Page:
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Saturday, 16 June 2012

The inner workings of the brain and mind


Real time brain scanning technology

The idea of the unconscious, a second level of the mind that is inaccessible to rational thought, but which nevertheless influences people’s behaviour was drawn from Freud's idea of psychoanalysis. During the 20th century, the idea of the unconscious lost its appeal due to the rise of more scientific approaches to psychology. These focused purely on studying behaviour and refrained from theorising about the inner workings of the brain and mind.

A new book on the "unconscious"
 
In a new book entitled “Subliminal”, its author, Leonard Mlodinow shows how the idea of the unconscious has become fashionable again in the 21st century. It has been helped by rigorous experimental evidence of the effects of the subconscious and, especially, by real-time brain-scanning technology that allows researchers to examine what is going on in their subjects’ heads.

This experimental evidence suggests that, as Freud suspected, conscious reasoning makes up a comparatively small part of the activity in the human brains, with most of the work taking place where we are not able to tap into it. However, unlike Freud’s unconscious, the modern unconscious is a place of super-fast data processing, useful survival mechanisms and rules of thumb about the world that have been honed by millions of years of evolution.

It is the unconscious, for instance, that pulls together data on colour, shape, movement and perspective to create the sight enjoyed by the conscious part of the mind. Experiments on people with certain specific forms of brain damage, which remove the ability to perform some of these tasks, can reveal something about what is going on in the unconscious. People with “blindsight” can respond to some visual stimuli even when they are not conscious of being able to see. For example, asked to walk down an obstacle-strewn corridor, they will dodge and weave and arrive at their destination unharmed because some residual data is still making its way into their brains, although at a level that is beneath the notice of their conscious minds.

The modern view of the unconscious mind may be more benign than Freud’s, but it can still generate unwelcome impulses. Psychologists theorise that the well-documented tendency of humans to categorise almost every piece of information they come across is a survival mechanism that evolved to aid quick decision making. Yet it may also lie behind the tendency for human beings to group people into races, genders, creeds and the like, and then to apply certain characteristics, often unjustifiably, to every member of that group.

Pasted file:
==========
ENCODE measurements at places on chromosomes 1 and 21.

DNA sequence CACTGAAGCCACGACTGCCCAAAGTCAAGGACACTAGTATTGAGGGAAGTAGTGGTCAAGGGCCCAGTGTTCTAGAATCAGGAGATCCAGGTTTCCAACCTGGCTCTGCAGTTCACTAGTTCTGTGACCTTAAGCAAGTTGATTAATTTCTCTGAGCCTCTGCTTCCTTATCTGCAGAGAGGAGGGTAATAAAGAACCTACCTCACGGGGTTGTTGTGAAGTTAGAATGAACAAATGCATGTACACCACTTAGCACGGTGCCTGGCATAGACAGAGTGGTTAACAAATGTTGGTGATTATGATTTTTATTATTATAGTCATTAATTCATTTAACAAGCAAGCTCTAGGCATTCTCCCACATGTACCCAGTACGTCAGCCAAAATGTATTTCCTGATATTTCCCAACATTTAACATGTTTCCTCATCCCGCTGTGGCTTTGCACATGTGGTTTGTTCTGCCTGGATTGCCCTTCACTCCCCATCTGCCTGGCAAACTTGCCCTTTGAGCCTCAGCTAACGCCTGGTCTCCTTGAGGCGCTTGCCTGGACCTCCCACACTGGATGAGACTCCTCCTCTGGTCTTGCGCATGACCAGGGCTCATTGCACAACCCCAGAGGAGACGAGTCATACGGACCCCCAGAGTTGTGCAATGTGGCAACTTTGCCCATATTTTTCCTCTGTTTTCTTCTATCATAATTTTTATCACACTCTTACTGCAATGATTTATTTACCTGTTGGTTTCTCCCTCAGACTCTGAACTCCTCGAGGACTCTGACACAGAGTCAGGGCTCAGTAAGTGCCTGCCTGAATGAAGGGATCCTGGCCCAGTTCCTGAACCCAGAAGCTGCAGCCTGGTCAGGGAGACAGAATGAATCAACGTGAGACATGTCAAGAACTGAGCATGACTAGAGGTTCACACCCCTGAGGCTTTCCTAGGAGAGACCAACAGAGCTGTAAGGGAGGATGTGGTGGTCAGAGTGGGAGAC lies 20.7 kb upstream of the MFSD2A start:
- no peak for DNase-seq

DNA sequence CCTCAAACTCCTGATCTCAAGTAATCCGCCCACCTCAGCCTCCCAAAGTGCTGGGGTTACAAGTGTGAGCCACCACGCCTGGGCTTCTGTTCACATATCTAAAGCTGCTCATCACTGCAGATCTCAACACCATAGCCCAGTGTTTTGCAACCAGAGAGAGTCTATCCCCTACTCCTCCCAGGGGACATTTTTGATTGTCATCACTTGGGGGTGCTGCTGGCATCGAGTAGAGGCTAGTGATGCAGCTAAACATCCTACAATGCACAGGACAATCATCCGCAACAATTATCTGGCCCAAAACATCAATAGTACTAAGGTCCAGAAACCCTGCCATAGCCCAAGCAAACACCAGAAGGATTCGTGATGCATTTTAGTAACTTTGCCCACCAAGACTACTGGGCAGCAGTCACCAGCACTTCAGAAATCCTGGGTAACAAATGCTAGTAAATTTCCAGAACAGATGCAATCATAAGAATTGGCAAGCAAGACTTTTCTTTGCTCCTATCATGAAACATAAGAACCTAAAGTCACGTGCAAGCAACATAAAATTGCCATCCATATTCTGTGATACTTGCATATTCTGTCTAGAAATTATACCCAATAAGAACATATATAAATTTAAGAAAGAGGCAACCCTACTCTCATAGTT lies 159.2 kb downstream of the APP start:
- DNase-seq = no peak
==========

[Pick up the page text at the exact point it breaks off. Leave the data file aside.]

The insights offered by modern science into the workings of the human mind are fascinating in their own right. But they also suggest that plenty of conventional wisdom about how humans behave may need rethinking. In his new book, Mlodinow notes that economic models, for instance, are built on the assumption that people make decisions by consciously weighing the relevant factors, whereas the psychological research suggests that, most of the time, they do no such thing. Instead, they act on the basis of simple, unconscious rules that can sometimes produce completely irrational results. 

Consciousness and Self

Consciousness is the core of an individual's sense of self, yet, paradoxically, it is the most elusive concept in biology. One feature of human consciousness that students of the field suggest might be unique is an awareness of self. The idea that self-awareness might be specific to humans and a few close relatives resulted from an experiment done three decades ago by Gordon Gallup, who now works at the University of Albany in New York state. This showed that chimpanzees (and, as subsequently emerged, other great apes) share with humans the ability to recognise themselves in a mirror, whereas monkeys and various other reasonably intelligent species, such as dogs, do not. A few species that are not apes have also passed the mirror test, including elephants and dolphins. But most animals fail it. All the species that have passed have something in common: abnormally large cerebral cortices relative to the rest of their brains. Whether selfawareness simply emerges from a large cortex or whether selection for it necessarily results in one is unclear. 

What is consciously perceived is not a simple mapping of the images that fall on the retina. Instead, the signals from the optic nerves are deconstructed and re-formed in a process so demanding that it involves about a third of the cerebral cortex. An even more obvious discord between reality and perception is colour. The world is not really coloured, it just looks that way because it is tremendously useful that it should, so the retina has cells that are particularly sensitive to three different wavelengths of light, and the brain weaves the signals from them together to create the phenomenon called colour.

For some time we have believed that conscious free-willed thought could override unconscious desires. But one way of interpreting the inner workings of the brain and mind is that it is possible, that such free will is, like colour vision, simply a powerful illusion. But the truth, unsatisfactory though it is, is that no one really knows. But one thing we can be sure of is that neuroscience is one area where big concepts almost certainly remain to be discovered. And when they are, they are likely to upend humanity's understanding of itself.
 
 




 

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